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Scand J Gastroenterol. 2019 Aug 10:1-7. doi: 10.1080/00365521.2019.1648547. [Epub ahead of print]

Impact of paediatric onset primary sclerosing cholangitis on clinical course and outcome of inflammatory bowel disease: a case-control population-based study in Finland.

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a Department of Medicine, Clinic of Gastroenterology, University of Helsinki and Helsinki University Hospital , Helsinki , Finland.
b Department of Pediatric Gastroenterology, University of Helsinki and Children's Hospital , Helsinki , Finland.
c Department of Pathology, Helsinki University and Helsinki University Hospital , Helsinki , Finland.


Introduction and aim: The aim of this study was to investigate the outcome of a paediatric onset of inflammatory bowel disease (IBD) in a cohort of subjects with primary sclerosing cholangitis (PSC) and in a matched-age population-based control group without PSC. Methods: We identified 28 IBD-PSC cases (median age at IBD diagnosis 12.5 years, 25-75th: 10-16 years) and selected three IBD controls for each case matched for age and year of IBD diagnosis. All data regarding the gastrointestinal tract and liver were collected at diagnosis and at last follow-up (median 15 years). Results: At diagnosis the prevalence of pancolitis was similar between the groups (78% and 79%, respectively p = -.30), but histologic inflammation was milder in IBD-PSC (61% vs 30%, p = .06). At last follow-up (median age 29 years) pancolitis was less frequent (6% and 33%, respectively p = .04) and the remission higher (76% and 47%, respectively p = .08) in IBD-PSC patients than in IBD patients. Panproctolectomy (32% in IBD-PSC and 34% in IBD, p = 1.0) and the rate of pouchitis (62% and 70%, respectively p = .8) were similar. Conclusions: The outcome of paediatric onset IBD in patients with PSC in adulthood seems to be comparable to those with IBD only.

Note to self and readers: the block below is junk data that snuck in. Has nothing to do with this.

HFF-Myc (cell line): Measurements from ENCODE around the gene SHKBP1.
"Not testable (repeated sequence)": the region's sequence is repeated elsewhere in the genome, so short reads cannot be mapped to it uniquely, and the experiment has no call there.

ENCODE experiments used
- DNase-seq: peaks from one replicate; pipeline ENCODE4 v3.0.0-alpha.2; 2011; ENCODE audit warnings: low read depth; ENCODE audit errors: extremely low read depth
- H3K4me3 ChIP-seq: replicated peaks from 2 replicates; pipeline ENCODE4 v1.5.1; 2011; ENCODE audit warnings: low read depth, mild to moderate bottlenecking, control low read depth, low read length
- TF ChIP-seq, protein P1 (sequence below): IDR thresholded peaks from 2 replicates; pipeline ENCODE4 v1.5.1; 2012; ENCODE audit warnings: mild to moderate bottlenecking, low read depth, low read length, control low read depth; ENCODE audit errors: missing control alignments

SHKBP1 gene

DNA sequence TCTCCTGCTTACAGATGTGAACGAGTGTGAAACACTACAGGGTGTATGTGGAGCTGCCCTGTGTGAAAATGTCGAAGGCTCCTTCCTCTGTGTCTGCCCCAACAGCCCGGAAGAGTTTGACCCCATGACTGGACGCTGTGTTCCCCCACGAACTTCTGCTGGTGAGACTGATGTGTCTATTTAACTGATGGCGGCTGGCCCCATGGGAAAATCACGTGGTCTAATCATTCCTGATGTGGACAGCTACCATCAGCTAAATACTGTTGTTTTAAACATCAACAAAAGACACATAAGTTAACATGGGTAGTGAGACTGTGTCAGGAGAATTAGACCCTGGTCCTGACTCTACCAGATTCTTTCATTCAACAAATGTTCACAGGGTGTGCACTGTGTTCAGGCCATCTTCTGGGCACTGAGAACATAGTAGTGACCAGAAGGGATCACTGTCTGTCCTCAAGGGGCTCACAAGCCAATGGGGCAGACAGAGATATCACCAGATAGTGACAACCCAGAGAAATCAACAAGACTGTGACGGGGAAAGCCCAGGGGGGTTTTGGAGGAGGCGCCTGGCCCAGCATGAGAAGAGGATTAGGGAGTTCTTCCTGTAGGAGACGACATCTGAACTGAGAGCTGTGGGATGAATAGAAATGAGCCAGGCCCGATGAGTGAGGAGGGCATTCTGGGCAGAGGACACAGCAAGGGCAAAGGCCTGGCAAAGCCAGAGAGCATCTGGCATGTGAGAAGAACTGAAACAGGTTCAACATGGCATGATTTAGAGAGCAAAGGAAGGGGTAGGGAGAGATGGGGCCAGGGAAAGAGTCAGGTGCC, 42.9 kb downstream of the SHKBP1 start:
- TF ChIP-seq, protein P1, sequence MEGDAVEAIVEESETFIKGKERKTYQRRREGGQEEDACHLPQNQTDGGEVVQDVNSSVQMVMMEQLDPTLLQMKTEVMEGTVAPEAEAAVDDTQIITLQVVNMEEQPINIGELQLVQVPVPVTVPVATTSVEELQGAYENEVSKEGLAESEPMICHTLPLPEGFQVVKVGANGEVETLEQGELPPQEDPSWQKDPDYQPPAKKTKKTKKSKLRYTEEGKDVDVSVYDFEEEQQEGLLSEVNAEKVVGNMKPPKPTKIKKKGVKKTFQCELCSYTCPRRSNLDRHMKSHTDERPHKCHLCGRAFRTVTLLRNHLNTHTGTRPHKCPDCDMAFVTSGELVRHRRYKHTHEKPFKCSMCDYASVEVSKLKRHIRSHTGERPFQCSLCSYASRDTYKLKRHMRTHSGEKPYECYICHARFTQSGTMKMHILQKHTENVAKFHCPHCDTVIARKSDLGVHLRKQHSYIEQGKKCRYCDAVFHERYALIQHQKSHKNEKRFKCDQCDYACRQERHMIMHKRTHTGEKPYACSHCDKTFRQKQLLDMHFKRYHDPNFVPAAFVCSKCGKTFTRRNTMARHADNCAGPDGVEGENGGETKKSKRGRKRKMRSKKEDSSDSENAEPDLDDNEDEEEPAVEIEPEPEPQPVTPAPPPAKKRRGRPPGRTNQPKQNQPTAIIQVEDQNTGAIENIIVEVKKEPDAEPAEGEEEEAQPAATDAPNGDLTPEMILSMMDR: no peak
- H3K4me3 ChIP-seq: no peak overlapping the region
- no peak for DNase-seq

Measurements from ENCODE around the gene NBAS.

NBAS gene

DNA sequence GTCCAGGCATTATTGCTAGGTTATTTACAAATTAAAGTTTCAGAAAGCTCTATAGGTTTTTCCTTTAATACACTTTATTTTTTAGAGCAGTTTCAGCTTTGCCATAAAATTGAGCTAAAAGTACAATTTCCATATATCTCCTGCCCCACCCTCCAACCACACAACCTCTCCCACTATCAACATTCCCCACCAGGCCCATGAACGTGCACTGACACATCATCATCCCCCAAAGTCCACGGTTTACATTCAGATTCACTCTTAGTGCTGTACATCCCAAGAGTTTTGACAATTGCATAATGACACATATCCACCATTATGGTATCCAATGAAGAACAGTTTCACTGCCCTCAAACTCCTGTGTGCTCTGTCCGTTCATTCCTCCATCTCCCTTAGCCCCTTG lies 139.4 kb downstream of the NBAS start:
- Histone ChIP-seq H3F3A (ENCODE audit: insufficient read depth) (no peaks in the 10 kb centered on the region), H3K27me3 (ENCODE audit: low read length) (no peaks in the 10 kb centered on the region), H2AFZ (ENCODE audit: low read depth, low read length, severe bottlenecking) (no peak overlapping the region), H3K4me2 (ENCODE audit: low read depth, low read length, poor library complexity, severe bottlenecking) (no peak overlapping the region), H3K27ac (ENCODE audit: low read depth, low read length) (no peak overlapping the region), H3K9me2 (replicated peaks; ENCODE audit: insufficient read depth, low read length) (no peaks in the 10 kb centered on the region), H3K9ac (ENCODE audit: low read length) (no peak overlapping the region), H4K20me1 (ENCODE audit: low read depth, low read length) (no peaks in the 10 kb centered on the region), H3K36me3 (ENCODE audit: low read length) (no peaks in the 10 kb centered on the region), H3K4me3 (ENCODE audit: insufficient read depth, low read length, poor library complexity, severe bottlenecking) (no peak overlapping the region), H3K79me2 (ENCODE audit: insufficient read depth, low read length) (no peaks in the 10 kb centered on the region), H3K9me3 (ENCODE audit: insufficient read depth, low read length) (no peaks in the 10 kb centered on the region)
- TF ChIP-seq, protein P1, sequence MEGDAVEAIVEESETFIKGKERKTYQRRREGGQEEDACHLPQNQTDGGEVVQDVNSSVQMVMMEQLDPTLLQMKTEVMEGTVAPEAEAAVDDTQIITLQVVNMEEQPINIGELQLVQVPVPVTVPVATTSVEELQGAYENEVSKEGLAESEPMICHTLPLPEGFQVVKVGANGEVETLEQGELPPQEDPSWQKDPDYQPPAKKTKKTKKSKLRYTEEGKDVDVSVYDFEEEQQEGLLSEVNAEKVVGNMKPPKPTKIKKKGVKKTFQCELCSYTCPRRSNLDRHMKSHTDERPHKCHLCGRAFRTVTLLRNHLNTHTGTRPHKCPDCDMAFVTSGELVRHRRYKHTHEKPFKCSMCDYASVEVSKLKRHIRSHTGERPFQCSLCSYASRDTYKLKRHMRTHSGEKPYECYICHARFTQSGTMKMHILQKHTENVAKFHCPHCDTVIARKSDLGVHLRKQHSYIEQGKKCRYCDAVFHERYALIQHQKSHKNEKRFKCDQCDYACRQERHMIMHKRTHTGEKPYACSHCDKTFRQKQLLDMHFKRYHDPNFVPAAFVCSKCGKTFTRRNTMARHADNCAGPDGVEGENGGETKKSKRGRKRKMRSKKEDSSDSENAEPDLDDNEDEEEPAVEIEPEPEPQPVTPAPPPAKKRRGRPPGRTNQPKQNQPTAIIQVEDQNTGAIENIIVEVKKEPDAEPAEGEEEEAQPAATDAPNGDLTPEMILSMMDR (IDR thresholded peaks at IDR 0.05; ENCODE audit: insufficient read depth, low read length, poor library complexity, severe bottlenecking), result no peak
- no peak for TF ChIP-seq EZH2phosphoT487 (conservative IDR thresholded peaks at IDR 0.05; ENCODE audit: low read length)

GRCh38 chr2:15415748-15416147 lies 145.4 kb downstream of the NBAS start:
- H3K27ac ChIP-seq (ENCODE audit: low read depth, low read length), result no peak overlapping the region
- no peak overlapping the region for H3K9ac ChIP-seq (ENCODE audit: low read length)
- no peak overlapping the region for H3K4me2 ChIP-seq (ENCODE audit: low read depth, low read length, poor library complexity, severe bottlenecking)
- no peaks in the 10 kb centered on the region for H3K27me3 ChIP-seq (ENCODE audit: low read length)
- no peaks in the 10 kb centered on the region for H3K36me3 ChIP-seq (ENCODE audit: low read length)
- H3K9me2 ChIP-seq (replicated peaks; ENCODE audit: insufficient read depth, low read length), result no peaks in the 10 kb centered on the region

Primary sclerosing cholangitis; autoimmune liver disease; colorectal cancer; dysplasia; pouchitis; ulcerative colitis

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